Thursday, September 10, 2009

Millions more residential foreclosures, then the Commercial foreclosures begin

In every town and city of America there is at least 1 major car dealership that is empty and awaiting a buyer. C-J

Treasury Sees Millions More Foreclosures
By Glenn Somerville and David Lawder
September 9, 2009

WASHINGTON (Reuters) - Only 12 percent of U.S. homeowners eligible for loan modifications under the Obama administration's housing rescue plan have had their mortgages reworked, and millions more foreclosures are coming, the Treasury Department said on Wednesday.

A Treasury report showed 360,165 people had their monthly payments reduced through August, up from 235,247 through July, but a senior Treasury official conceded much more must be done to soften the impact of a severe and prolonged housing crisis.

"The recent crisis in the housing sector has devastated families and communities across the country and is at the center of our financial crisis and economic downturn," Michael Barr, assistant Treasury secretary for financial institutions, told a House Financial Services subcommittee.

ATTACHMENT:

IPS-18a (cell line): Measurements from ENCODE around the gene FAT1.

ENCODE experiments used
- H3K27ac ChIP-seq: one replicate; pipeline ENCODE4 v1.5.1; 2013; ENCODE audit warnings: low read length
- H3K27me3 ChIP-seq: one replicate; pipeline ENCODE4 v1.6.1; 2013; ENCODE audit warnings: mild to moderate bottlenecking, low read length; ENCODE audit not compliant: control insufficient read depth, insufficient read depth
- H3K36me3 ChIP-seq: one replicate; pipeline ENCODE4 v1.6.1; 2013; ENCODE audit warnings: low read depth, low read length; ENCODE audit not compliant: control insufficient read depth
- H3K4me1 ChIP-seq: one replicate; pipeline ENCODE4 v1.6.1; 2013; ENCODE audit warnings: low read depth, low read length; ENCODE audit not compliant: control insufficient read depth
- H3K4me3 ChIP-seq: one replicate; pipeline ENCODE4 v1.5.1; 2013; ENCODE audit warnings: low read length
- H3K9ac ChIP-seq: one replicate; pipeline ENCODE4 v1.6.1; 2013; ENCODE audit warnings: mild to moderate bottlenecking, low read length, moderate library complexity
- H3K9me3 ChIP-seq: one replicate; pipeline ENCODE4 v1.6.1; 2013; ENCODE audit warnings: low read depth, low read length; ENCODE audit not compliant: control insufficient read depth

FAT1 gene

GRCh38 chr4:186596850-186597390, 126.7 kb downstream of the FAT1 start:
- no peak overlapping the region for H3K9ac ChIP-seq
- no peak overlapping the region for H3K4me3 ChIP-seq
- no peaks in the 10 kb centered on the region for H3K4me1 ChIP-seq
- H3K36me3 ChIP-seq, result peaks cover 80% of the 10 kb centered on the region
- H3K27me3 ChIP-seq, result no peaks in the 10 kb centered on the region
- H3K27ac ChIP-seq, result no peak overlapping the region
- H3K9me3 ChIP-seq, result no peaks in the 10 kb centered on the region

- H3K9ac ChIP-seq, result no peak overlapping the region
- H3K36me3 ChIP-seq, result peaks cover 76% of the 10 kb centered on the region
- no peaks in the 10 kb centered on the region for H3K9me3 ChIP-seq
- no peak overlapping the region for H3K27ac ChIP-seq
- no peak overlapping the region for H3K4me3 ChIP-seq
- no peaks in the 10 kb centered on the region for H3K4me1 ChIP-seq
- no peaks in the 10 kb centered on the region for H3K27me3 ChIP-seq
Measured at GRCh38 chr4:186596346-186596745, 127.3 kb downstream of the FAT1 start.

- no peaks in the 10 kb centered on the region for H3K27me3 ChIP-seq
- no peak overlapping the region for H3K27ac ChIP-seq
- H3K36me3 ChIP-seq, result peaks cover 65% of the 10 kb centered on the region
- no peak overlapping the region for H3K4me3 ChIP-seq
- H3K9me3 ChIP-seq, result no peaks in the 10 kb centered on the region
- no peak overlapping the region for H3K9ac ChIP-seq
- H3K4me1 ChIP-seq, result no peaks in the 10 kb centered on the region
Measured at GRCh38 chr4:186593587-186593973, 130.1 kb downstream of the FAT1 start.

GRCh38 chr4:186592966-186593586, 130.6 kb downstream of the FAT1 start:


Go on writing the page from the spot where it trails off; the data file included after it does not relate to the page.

Treasury has begun releasing monthly reports on the loan modification program, called the Home Affordable Modification Program, or HAMP, that it launched in February. At the time, it was suggested that millions of Americans might be able to get some relief through negotiations with their mortgage lenders.

But the program, which pays cash incentives to mortgage servicers to reduce monthly payments to 31 percent of a borrower's income, is off to a relatively slow start.

In July, Treasury said that just 9 percent of the estimated number of homeowners eligible had had their payments reduced, so August's 12 percent total represents only modest progress.

Barr said that Treasury was on track to achieve 500,000 trial modifications by November 1. The modification becomes permanent once a borrower makes three reduced monthly payments.

Barr said that "even if HAMP is a total success, we should still expect millions of foreclosures" as administration and industry efforts continue to stabilize a crisis-stricken housing sector.


Lawmakers expressed frustration at the slow progress as unemployment-driven foreclosures rise and threatened to revive so-called "cram-down" legislation that would allow bankruptcy judges to reduce mortgage loan amounts owed.